A capacitor is a device that stores charge. It is typically two very large flat plates wrapped in a cylinder with a dielectric substance in between the two. The dielectric allows the plates to be at a high voltage (and thus store more charge) without arcing between them. The capacitance, literally tells you how much charge it can hold. The capacitance of a capacitor only depends on its geometry. Here some important things to keep in mind in regards to capacitors:

- \begin{align*}Q\end{align*} refers to the amount of positive charge stored on the high voltage side of the capacitor; an equal and opposite amount, \begin{align*}-Q\end{align*}, of negative charge is stored on the low voltage side of the capacitor.

- Current can flow
*into*a capacitor from either side, but current doesn’t flow across the capacitor from one plate to another. The plates do not touch, and the substance in between is insulating, not conducting.

- One side of the capacitor fills up with negative charge, and the other fills up with positive charge. The reason for the thin, close plates is so that you can use the negative charge on one plate to attract and hold the positive charge on the other plate. The reason for the plates with large areas is so that you can spread out the charge on one plate so that its self-repulsion doesn’t stop you from filling it with more charge.

- Typical dielectric constants κ are roughly 5.6 for glass and 80 for water. What these “dielectric” substances do is align their electric polarity with the electric field in a capacitor (much like atoms in a magnetic material) and, in doing so, reduces the electric field for a given amount of charge. Thereby allowing for more charge to be stored for a given Voltage.

- The electrical circuit symbol for a capacitor is two flat plates, mimicking the geometry of a capacitor, which typically consists of two flat plates separated by a small distance. The plates are normally wrapped around several times to form a cylindrical shape.

#### Example

You create a simple capacitor by placing two .25m square metal plates .01m apart and then connecting each plate to one end of a battery. (a) If the battery can create a voltage drop of 12V, how much charge can be stored in the capacitor. (b) If you immersed the whole system in water, how much more charge could you store on the capacitor?

(a): To solve this problem, we can use the equations give above. First we'll find the capacitance of the two plates based on their dimensions. Since there is not dielectric between the plates to start, the dielectric constant is 1.

\begin{align*} C&=\frac{\kappa \epsilon_o A}{d}\\ C&=\frac{1*8.85*10^{-12}\:\text{F/m} * (.25\:\text{m})^2}{.01\:\text{m}}\\ C&=5.5*10^{-11}\:\text{F}\\ \end{align*}

Now we can find out how much charge can be stored on the capacitor.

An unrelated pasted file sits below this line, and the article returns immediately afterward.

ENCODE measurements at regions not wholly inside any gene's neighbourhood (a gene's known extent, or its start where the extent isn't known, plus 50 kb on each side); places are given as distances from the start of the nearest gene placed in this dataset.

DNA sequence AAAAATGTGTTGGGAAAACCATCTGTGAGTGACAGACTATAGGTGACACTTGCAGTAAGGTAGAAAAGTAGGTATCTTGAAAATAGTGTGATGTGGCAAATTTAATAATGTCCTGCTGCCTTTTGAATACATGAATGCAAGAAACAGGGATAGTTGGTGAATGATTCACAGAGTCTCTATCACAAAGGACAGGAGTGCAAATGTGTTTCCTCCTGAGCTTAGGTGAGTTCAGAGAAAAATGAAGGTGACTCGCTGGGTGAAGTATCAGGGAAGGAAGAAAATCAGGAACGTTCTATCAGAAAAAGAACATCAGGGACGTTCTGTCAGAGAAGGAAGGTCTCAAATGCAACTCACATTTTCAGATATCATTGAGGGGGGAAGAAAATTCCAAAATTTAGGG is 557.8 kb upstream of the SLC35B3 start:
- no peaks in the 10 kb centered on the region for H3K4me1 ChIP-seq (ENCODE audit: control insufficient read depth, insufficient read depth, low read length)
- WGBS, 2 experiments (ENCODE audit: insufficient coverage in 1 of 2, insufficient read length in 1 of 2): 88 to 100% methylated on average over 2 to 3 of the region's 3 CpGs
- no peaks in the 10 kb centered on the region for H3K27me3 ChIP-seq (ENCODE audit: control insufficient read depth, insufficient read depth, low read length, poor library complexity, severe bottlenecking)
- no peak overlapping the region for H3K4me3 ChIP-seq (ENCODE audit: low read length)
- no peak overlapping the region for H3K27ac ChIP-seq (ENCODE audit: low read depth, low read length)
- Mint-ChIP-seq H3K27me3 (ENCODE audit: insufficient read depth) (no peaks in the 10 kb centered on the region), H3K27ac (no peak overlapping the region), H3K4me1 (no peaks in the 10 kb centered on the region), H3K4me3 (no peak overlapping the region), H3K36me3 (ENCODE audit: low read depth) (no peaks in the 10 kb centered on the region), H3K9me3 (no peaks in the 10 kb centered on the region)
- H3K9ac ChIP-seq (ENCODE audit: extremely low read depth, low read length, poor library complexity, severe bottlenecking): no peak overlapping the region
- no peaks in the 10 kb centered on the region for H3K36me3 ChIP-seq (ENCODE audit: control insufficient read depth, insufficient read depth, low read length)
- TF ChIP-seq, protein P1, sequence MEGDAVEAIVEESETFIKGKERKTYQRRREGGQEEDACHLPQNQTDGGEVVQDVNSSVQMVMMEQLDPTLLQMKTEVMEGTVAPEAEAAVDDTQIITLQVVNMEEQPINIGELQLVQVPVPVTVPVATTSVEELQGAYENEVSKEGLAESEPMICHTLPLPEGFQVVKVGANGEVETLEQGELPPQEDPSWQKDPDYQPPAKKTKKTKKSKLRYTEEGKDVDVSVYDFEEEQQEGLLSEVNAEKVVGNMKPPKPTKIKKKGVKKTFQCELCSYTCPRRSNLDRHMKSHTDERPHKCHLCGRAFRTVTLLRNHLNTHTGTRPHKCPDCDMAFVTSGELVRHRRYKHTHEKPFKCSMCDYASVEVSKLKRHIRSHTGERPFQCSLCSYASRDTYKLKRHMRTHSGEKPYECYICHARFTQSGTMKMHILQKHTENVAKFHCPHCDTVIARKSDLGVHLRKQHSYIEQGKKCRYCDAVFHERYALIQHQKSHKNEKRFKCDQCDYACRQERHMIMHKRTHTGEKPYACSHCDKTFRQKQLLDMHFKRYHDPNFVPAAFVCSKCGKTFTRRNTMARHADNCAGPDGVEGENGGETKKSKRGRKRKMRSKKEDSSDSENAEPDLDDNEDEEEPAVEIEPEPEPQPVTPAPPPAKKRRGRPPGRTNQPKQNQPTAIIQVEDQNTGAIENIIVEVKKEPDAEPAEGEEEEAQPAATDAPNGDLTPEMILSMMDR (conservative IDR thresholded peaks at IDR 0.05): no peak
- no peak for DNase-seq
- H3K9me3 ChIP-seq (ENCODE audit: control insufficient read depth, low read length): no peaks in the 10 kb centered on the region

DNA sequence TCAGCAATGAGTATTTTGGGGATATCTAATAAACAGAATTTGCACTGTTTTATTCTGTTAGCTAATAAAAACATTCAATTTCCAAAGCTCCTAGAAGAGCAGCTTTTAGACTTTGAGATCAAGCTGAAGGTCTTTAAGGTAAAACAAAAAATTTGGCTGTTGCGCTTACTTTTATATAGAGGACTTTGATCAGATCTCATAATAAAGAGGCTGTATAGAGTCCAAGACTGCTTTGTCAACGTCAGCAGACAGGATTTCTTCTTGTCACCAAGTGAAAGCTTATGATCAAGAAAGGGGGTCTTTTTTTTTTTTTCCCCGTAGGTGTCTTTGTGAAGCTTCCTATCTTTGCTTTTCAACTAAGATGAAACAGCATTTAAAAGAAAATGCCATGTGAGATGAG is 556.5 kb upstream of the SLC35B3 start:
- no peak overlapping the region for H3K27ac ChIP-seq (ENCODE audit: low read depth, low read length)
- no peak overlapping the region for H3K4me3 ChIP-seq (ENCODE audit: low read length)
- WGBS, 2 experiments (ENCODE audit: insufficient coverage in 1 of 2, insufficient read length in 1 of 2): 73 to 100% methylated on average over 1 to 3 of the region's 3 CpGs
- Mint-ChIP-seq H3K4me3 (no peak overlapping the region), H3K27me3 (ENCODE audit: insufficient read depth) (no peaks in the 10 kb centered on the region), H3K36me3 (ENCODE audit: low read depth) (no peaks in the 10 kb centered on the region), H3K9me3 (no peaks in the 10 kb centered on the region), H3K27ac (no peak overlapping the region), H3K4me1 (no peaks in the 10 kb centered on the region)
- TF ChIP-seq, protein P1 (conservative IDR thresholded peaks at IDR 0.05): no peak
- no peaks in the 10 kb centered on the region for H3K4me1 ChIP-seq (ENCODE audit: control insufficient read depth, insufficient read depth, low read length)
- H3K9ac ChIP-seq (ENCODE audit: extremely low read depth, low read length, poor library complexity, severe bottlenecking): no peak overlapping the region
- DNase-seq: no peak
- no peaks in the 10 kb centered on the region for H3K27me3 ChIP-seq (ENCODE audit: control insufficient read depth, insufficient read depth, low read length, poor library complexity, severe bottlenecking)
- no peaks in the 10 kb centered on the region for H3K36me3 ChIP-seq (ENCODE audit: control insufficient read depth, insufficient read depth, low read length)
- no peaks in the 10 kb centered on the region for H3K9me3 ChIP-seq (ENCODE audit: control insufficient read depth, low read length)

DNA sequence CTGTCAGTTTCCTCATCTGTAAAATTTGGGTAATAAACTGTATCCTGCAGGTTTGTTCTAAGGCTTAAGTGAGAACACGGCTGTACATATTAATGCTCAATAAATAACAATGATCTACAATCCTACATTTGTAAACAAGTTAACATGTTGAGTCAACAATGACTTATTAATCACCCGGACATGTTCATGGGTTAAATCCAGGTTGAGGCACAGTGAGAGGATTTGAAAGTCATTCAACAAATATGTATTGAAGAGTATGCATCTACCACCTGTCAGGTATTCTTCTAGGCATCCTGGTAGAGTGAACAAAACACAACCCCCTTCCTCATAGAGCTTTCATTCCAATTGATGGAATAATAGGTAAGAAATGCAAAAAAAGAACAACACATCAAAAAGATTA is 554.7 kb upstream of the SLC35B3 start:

\begin{align*} Q&=CV\\ Q&=5.5*10^{-11}\:\text{F} * 12\:\text{V}\\ Q&=6.63*10^{-10}\:\text{C}\\ \end{align*}

(b): The new capacitance will just be 80x the original capacitance because that is the dielectric constant of water. We can use this to calculate how much charge can be stored on the submerged capacitor.

\begin{align*} Q&=80CV\\ Q&=80*5.5*10^{-11}\:\text{F} * 12\:\text{V}\\ Q&=5.31*10^{-8}\:\text{F}\\ \end{align*}

As you can see, the capacitance of these plates is pretty small. Most capacitors have very thin, but very long metal sheets that are rolled up into a cylinder and separated by only a few millimeters; this provides a much greater capacitance in a much smaller volume.

### Simulation

Capacitor Lab (PhET Simulation)

### Review

- Design a parallel plate capacitor with a capacitance of \begin{align*}100\;\mathrm{mF}\end{align*}. You can select any area, plate separation, and dielectric substance that you wish.
- Show, by means of a sketch illustrating the charge distribution, that two identical parallel-plate capacitors wired in parallel act exactly the same as a single capacitor with twice the area.
- A certain capacitor can store \begin{align*}5\;\mathrm{C}\end{align*} of charge if you apply a voltage of \begin{align*}10\;\mathrm{V}\end{align*}.
- How many volts would you have to apply to store \begin{align*}50\;\mathrm{C}\end{align*} of charge in the same capacitor?
- Why is it harder to store more charge?

- A capacitor is charged and then unhooked from the battery. A dielectric is then inserted using an insulating glove.
- Does the electric field between plates increase or decrease? Why?
- did it take negative work, no work or positive work when the dielectric was inserted? (.e. did it get ‘sucked in’ or did you have to ‘push it in’ or neither) Explain.

The capacitor is now reattached to the battery

- Does the voltage of the capacitor increase, decrease or stay the same? Explain
- The dielectric is now removed from the middle with battery attached. What happens?

### Review (Answers)

- a. \begin{align*}100 \;\mathrm{V}\end{align*} b. Because as charges build up they repel each other from the plate and a greater voltage is needed to create a stronger electric field forcing charge to flow
- a. decrease b. negative work ('sucked in') c. Goes back up to what it was before inserted dielectric d. V is constant, since capacitance goes down, charge must go down. There's probably a discharge across the capacitor.